Istanbul - Part 1


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Middle East » Turkey » Marmara » Istanbul
March 7th 2010
Published: March 11th 2010EDIT THIS ENTRY

First impressionsFirst impressionsFirst impressions

Istiklal, the long pedestrian street in the Taksim area
Istanbul seems like a younger city than Copenhagen - I mean the life here. It's kind of a hot mess - cars share the roads with trams and pedestrians - there don't seem to be set hours of operation - some kitchens stay open until 2 am - like the one I just got home from. It is such a contrast to Copenhagen, where grocery shops close at 17 or 18 and it’s nearly impossible to satisfy any late-night cravings. Here, you walk around and people try to herd you into their restaurants at what would be obscene Danish hours. Istanbul is colorful and vibrant and full of life, but not overwhelming like some other big cities that I've visited (New York City, for example).

The academic portions of the trip have been really ridiculously appropriate, varied, and interesting. Academic visits included but were not limited to:

• Istanbul Interparish Migrants’ Program: a not-so-legal interfaith organization to help non-Muslim minorities and refugees in Turkey
• Ayhan Kaya: professor of International Relations at Bilgi University, on “The impact of the Europeanization process on the perception of minorities in Turkey” and author of one of our textbooks
• meeting with young Armenian volunteers from Nor Zartonk (New Renaissance): a multi-lingual radio channel
• The Hrant Dink Foundation: an assassinated Armenian minority-rights activist
• Agos: bilingual Turkish-Armenian newspaper)
• Martin Selsøe Sørensen: DR correspondent on current events in the Middle East (he left the next morning to cover the elections in Iraq)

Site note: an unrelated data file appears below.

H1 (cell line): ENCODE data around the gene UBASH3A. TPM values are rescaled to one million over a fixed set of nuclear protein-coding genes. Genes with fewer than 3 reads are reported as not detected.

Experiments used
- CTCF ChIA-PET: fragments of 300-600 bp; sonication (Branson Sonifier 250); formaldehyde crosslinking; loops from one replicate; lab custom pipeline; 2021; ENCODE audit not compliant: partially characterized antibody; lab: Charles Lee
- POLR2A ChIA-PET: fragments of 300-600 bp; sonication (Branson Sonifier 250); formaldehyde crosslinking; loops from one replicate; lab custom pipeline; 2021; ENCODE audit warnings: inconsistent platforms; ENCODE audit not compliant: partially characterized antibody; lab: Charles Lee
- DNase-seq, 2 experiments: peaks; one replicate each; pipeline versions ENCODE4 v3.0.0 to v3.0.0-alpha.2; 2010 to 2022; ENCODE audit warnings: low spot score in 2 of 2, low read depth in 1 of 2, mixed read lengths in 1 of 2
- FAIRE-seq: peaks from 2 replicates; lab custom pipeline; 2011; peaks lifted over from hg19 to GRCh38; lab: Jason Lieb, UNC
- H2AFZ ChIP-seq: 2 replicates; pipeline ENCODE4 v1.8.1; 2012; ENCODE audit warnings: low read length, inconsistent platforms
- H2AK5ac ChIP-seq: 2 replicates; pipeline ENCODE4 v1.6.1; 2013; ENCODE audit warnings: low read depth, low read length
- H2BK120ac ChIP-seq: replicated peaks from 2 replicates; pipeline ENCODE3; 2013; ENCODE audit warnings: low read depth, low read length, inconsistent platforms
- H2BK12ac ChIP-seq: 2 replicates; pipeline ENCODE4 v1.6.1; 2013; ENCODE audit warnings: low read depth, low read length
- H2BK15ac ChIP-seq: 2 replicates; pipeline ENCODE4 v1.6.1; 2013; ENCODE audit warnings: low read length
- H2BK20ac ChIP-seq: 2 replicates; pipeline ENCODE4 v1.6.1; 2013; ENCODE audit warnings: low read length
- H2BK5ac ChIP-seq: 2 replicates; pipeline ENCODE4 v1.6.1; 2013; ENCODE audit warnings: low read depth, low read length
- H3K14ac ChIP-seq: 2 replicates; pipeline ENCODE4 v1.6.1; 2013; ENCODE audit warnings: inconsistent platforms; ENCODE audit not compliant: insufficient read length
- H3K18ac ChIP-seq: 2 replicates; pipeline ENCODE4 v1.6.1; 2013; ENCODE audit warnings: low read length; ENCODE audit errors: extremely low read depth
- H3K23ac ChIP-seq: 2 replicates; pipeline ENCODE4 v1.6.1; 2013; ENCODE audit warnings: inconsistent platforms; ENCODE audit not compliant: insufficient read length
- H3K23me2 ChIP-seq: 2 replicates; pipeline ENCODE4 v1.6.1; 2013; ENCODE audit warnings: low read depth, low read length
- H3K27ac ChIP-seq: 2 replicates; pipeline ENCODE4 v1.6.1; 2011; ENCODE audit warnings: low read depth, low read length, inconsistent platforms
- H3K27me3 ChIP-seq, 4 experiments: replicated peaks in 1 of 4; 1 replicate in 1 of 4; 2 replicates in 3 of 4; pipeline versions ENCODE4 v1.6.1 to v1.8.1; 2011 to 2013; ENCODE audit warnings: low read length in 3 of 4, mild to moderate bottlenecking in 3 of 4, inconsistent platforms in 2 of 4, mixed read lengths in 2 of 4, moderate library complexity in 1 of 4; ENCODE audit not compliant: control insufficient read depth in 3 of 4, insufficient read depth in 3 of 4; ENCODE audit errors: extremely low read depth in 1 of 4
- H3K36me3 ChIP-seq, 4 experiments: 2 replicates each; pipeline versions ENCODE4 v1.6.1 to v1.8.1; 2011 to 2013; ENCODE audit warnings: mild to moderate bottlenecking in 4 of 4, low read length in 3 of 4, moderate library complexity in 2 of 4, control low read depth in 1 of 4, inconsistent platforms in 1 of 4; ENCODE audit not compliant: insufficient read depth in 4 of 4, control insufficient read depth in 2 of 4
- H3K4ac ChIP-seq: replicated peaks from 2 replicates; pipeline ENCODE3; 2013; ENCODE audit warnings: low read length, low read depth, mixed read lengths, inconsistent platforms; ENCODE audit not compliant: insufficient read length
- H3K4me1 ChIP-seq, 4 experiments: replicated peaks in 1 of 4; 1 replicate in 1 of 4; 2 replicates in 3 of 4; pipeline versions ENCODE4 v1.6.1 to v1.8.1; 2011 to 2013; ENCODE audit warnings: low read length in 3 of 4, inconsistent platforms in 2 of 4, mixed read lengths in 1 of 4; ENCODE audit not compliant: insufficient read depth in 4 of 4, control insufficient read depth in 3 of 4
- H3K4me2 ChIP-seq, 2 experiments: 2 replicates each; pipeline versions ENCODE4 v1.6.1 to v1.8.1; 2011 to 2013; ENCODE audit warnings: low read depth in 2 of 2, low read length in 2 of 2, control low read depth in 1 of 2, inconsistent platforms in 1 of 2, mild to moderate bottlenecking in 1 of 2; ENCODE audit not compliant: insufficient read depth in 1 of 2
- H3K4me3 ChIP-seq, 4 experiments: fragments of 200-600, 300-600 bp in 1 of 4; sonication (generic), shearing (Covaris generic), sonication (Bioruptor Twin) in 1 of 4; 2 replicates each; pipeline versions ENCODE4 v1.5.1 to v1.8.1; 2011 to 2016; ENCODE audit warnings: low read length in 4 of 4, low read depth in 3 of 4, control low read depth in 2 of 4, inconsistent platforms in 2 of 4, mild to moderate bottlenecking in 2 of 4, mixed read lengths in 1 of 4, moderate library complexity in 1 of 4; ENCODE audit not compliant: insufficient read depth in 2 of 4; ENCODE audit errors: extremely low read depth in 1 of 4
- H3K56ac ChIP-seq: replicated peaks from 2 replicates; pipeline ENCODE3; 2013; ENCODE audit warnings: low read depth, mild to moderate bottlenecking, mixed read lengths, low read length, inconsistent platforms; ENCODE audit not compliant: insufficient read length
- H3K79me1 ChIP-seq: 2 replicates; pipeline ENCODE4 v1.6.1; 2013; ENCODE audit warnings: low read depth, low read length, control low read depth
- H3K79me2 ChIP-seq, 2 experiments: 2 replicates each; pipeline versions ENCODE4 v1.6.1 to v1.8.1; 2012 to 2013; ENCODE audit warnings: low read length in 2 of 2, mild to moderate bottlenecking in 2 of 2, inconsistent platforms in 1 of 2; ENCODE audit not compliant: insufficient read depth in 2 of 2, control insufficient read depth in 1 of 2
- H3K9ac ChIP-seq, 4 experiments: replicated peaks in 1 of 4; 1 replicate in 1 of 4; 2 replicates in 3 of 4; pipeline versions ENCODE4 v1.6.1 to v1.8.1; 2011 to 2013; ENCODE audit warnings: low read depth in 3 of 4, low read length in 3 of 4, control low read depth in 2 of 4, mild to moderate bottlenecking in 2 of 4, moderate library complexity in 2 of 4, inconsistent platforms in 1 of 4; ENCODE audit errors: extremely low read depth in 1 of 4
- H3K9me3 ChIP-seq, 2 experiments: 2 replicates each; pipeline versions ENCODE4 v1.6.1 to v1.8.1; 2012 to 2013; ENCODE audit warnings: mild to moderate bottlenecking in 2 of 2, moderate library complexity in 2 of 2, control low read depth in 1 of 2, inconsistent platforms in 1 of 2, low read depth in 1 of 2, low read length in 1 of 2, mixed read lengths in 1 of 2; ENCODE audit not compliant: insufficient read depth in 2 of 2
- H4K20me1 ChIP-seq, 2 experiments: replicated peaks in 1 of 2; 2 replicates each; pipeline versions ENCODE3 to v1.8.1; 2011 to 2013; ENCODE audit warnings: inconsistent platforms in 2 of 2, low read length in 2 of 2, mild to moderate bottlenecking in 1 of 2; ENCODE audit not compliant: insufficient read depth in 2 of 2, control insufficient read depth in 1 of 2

• TESEV: Turkish Economic and Social Studies Foundation; about minority issues, specifically “the Kurdish question”
• meeting with sociology students from Bilgi University: roundtable debate on Turkish versus American university life and Turkey’s attitude and actions regarding the EU, followed by drinks and life-long friendship

We also checked out some cultural things, namely:
• Hagia Sophia
• Hippodrome
• Cemberlitas Hammam
• Grand Bazaar
• Blue Mosque
• Topkapi Palace

We had a lot of free time to explore on our own - or nap if necessary (which it never is). Even with the comparatively loose schedule, I was exhausted when I got back to Copenhagen. Istanbul was very stimulating and wore me out. But even though that I've gotten the initial shock of the city out of my system, the next time I go there will be just as wonderful, I'm certain of it!


Additional photos below
Photos: 6, Displayed: 6


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Hagia SophiaHagia Sophia
Hagia Sophia

Inside the Hagia Sophia/Aya Sofya, which is literally falling apart under its own weight. It's nearly 1400 years old!
Istanbul!Istanbul!
Istanbul!

Daphne and I have big big plans to come back to this amazing city. Here we are on the roof terrace of the restaurant where our class ate lunch.
Blue MosqueBlue Mosque
Blue Mosque

Inside the Blue Mosque. Unlike Aya Sofya, this is still an active mosque.


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